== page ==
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Rules of the Game – Renoir Film, 1939

What is just? What is a rule?

Meditating on morals; following faith.

Is this accomplished in Rules of the Game?

No.

The adults are cheating, the adults are cheating!

What benefit does this serve society,

Who views this film and ranks it high

Among the greatest of all time?

A poor example is displayed

By these adults, they are not mature.

Nonetheless, who am I to say, to claim

That life is easy and that I know best?

For I know some, but not a lot

About temptations of adulthood.

To cheat on my spouse or get deep drunk

With other adults is something,

Something that I have not yet met

In my life of living single, like a pet

Of only God, yes, of God alone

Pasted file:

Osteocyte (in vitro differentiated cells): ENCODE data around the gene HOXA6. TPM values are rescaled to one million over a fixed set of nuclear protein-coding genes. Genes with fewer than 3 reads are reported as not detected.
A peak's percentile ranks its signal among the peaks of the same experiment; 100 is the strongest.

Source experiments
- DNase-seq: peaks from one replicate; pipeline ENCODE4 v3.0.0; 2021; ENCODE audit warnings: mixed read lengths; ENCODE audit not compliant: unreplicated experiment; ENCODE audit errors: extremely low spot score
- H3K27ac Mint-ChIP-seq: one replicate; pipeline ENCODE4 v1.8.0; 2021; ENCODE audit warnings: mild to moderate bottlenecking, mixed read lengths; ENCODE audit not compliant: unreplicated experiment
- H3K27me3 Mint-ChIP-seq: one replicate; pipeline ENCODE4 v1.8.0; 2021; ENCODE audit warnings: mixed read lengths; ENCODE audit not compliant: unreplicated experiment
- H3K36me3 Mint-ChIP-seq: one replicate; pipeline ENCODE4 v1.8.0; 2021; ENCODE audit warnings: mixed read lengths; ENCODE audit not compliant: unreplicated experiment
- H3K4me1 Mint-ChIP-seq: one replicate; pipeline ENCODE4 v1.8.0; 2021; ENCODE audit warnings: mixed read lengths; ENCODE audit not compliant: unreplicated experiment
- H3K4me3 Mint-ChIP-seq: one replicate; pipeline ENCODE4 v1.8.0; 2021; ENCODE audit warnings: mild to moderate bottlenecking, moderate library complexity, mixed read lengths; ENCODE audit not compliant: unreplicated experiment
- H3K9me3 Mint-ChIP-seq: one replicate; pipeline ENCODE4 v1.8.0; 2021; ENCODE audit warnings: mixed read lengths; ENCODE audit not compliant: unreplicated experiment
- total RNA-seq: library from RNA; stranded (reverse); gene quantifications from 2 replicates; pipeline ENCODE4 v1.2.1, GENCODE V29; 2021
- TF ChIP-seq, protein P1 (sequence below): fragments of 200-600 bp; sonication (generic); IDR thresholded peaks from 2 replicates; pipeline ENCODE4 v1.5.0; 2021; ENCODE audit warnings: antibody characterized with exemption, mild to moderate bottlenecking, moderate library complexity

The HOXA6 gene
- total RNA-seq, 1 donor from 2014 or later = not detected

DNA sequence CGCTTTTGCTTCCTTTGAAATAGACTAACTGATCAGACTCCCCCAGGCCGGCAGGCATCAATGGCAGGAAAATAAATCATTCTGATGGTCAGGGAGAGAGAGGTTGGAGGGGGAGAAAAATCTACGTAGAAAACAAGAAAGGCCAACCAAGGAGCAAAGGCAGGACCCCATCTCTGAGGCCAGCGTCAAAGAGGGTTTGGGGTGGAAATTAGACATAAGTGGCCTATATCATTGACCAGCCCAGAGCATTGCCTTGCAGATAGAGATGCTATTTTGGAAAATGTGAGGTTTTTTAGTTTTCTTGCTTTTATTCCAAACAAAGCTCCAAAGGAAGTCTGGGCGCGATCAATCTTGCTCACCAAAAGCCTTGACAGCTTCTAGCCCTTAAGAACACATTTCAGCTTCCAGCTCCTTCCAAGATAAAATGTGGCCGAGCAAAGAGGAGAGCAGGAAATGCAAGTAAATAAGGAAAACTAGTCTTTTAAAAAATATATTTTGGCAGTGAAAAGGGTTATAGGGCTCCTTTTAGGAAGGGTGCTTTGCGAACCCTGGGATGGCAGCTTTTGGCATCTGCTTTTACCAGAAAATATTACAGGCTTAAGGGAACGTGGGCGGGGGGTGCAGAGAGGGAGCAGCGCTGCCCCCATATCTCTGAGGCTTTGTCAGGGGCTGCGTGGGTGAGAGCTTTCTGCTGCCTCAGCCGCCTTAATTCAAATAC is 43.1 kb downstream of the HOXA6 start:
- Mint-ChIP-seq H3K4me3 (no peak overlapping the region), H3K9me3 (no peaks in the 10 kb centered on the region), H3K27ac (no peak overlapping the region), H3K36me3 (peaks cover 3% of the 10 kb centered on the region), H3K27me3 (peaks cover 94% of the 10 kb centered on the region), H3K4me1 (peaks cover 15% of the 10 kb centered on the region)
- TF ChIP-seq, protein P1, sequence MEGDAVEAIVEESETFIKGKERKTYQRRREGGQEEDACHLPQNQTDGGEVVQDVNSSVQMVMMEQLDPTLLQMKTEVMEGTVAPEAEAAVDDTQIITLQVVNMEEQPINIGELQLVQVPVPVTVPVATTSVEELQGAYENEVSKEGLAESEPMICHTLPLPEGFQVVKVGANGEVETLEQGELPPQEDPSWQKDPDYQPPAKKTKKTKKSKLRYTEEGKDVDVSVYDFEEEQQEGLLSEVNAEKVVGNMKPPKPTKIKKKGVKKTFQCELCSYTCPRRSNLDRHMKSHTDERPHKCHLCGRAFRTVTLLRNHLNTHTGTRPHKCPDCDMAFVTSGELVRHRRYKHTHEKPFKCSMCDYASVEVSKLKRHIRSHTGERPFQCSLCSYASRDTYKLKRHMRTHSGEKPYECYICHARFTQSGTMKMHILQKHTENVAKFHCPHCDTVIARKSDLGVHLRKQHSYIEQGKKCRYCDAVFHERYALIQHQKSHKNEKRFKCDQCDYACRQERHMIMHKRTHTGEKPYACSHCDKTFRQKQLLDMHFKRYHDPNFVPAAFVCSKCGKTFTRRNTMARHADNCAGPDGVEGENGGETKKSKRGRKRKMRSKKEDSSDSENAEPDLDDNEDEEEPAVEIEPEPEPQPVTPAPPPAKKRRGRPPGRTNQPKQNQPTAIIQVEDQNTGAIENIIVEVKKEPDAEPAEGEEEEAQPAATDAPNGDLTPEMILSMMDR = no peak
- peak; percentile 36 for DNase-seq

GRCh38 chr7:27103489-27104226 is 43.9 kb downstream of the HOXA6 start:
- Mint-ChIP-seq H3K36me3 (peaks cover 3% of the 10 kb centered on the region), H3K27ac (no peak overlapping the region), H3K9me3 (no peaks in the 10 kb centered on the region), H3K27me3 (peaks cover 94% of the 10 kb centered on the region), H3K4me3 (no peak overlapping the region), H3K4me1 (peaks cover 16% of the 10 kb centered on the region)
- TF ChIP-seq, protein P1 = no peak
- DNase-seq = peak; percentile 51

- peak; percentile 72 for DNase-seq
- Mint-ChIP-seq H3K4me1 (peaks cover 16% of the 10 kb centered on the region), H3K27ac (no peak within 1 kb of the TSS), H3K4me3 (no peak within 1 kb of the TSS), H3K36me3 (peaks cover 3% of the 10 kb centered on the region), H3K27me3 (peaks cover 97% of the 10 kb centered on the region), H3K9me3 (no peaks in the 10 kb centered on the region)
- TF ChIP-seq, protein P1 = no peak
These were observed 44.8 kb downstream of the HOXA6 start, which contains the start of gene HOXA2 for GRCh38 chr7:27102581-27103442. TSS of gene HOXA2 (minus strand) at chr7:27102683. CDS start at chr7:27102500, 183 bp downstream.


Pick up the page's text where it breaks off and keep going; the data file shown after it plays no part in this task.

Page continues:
(May it be noted I choose to be His pet).

I have no spouse I must think how to please.

Yea, I am a single, living in a sheltered home,

An Orthodox environment, not currently employed

In “the world,” where actions such as adultery

Are sadly justified,

Even by good, moral people, who know not the sin’s weight.

How often I forget, I forget, forget

I know little or nothing about the actual

Demonic presence of those spousal temptations.

Lord, have mercy!

When I view a movie,

Like this, so full of immorality,

I become so cynical and don’t see the daisies

And beauty in each character that is apparent

In little things they do, little things they say,

So many good things there, but I look away

Because I forget that the Lord’s mercy is great.

Lord, have mercy!

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Jane Eyre II

How Do You Choose Your Way of Life?

Dear Jane,

The things you do are wonderful.

Nearly raising Adele, as well as other children,

May quite well be raising their souls from Hades,

For you are wonderful:

Your morals are pristine, as is your character.

Dear Jane,

You take the carriage down-road

To places, on your own,

Places you have yet to travel;

It is such a marvel.